… to sow a few seeds before late summer turns into autumn.
Having planted out my winter veg and cleared the last of the peas, I really want something else to look forward to. I remember the first year my friends and I started the veg patch: by the time we were ready to sow anything, it was mid-August. It was a warm month and, not knowing any better, we sowed what we had in our seed boxes. As a reward for our optimism, we were helping ourselves to lettuce leaves before the year end although the beets were small and the spring onions spindly. We protected the crops with fleece over a snowy winter and were eating fresh from the garden in early April. It was a lesson that, strangely, has not been repeated until now.
A couple of weeks ago, a quick trawl through my seed box showed what was possible. I pulled out seeds that could be sown until late July, others that were best sown in August for a late autumn or early spring crop, and even more seeds to be sown in September to germinate ready for next year.
I've sowed ruby chard, two types of spinach, some radishes, rocket, parsley, shimonita onions, some quick growing baby carrots and several rows of lettuce - a butterhead 'Marvel of Four Seasons' and 'Salad Bowl', a cos type. And just in case we have a nice slow decline into winter, some beetroot for baby beets. When I checked today, the warm rain of the past few days has coaxed all of the seeds into life. I'll keep a watch for first frosts and then have to fleece the beds but the plants will be off to a good start by then.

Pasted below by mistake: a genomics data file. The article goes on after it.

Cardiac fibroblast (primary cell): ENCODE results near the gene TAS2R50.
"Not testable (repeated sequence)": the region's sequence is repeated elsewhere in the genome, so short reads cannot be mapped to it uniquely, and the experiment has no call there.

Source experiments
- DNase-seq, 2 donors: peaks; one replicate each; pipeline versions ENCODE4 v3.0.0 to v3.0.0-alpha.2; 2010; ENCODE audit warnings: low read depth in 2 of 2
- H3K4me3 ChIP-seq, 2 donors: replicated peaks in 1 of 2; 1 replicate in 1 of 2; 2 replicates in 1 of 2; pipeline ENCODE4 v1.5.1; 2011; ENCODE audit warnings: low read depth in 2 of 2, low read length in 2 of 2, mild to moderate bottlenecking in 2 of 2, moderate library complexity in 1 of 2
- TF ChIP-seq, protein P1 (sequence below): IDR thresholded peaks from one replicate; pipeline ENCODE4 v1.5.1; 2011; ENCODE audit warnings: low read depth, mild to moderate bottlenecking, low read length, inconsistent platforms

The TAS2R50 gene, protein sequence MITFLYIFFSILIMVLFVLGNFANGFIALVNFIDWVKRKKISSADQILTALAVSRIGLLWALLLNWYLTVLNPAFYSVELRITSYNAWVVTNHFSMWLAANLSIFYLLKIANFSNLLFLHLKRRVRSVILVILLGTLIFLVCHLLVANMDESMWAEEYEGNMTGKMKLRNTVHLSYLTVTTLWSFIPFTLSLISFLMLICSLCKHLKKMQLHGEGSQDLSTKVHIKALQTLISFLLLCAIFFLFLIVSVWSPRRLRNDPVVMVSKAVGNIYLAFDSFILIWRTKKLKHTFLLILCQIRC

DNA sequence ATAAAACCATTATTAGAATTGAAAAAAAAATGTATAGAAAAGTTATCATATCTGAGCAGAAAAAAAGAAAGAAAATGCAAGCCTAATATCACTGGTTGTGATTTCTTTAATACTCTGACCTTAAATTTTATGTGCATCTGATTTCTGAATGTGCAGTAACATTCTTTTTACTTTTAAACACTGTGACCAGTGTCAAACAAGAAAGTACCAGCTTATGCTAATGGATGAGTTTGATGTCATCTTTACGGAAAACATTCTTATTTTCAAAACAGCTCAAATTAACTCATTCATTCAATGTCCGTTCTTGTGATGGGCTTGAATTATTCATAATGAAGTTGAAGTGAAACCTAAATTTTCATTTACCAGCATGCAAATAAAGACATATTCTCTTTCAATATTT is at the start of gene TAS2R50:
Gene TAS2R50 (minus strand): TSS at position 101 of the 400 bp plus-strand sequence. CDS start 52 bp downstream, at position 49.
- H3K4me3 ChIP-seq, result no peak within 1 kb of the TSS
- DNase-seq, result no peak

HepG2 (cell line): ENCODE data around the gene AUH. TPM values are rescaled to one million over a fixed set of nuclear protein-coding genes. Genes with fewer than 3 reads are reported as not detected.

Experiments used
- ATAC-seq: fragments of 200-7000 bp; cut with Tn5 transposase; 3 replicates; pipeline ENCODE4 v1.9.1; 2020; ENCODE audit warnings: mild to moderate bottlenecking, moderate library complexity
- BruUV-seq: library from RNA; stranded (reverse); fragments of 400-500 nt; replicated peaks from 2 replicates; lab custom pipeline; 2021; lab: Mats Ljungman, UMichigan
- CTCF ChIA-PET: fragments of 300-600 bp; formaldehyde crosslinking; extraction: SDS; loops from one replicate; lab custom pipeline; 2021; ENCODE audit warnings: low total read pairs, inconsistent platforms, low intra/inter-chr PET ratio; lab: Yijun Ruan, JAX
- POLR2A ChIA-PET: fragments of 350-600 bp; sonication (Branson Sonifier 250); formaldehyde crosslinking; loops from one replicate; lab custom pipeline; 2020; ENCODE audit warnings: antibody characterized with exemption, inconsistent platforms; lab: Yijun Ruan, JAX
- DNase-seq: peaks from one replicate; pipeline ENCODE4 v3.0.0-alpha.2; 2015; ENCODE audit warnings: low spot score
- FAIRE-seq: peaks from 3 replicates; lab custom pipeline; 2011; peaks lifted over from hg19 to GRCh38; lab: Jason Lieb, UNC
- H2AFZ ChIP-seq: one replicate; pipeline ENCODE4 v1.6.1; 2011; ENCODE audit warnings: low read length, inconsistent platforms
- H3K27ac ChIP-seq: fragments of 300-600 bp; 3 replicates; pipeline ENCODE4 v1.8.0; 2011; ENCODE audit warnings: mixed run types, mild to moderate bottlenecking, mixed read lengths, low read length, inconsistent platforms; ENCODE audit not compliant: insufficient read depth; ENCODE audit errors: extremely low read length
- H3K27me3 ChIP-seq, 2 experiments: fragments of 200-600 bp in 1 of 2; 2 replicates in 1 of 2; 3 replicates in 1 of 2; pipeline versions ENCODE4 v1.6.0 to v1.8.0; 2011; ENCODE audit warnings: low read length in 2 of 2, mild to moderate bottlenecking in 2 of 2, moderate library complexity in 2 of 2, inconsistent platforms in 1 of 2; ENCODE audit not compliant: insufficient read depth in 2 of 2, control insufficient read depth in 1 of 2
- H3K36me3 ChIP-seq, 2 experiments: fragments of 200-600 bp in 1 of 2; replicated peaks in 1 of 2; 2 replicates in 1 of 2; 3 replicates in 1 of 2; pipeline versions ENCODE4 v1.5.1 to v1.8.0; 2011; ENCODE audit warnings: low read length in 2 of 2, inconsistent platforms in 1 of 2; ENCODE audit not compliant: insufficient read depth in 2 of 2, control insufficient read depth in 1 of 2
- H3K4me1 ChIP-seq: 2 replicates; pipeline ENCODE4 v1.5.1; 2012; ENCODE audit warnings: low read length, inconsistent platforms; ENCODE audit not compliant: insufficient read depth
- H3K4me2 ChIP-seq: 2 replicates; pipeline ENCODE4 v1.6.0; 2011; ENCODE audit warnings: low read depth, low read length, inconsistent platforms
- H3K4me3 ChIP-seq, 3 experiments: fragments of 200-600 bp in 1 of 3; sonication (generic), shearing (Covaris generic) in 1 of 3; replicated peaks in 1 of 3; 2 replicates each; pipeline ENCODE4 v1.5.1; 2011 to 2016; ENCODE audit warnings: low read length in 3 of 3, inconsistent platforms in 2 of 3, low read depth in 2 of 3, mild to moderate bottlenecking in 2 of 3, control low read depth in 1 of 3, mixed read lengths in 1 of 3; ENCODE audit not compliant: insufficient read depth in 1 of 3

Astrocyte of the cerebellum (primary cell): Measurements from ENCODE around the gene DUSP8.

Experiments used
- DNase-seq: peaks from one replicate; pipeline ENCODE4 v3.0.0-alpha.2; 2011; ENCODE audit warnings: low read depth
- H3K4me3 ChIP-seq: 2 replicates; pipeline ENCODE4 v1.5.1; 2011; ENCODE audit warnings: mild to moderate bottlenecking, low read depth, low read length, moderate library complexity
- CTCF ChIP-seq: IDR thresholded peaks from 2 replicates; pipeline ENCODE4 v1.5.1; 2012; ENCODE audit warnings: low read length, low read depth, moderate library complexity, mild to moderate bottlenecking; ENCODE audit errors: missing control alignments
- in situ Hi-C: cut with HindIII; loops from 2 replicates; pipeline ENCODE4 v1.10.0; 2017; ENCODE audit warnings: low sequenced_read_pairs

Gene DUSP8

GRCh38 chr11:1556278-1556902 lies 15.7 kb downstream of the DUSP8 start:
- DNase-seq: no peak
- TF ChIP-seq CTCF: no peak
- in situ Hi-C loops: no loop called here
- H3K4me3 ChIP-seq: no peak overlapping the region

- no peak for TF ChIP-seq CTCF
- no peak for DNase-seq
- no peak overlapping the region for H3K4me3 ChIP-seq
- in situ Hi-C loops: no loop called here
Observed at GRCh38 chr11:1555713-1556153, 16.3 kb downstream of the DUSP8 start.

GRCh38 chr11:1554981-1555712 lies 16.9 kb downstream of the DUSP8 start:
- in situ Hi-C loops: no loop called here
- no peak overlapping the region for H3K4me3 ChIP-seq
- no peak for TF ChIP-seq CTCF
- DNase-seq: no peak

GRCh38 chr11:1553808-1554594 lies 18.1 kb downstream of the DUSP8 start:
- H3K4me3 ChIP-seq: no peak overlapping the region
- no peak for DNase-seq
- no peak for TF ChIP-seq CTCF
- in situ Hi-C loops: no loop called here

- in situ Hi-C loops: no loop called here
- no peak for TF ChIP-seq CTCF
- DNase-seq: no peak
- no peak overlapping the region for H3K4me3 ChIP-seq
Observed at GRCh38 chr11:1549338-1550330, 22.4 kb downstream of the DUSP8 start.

There's also plenty of flowers best sown in the autumn for strong early plants next year. My photo above shows a selection of what I'll be sowing: poppies, hollyhocks, wallflowers, nigella, calendula, honesty. (As well as more tulips.) My spring-sown flowers didn't do well this year and I'm planning for better next year.
My bedtime reading at the moment is Charles Dowding's book 'How to Grow Winter Vegetables'. It's an excellent informative read from a very experienced grower and one that I would recommend for anyone wanting to keep their plot going through the winter months. (I haven't been asked to promote this! It's a book I bought last year and am only just getting round to reading.)
I'm going to prune the plum trees this weekend. Stoned fruit trees need to have any essential pruning done in the summer months, preferably after fruiting. Leaving it much later (as in I should probably have done it already) will leave the pruning wounds vulnerable to possible airborne viruses; doing it now gives the cuts time to heal over before the tree goes into dormancy. I'm going to take a few branches out of the centre to let in light and air, hopefully with better fruiting results next year. And if there's time leftover, I'll be tidying and weeding some space for my next seed sowing session.
Like I said, there's still time to sow. :)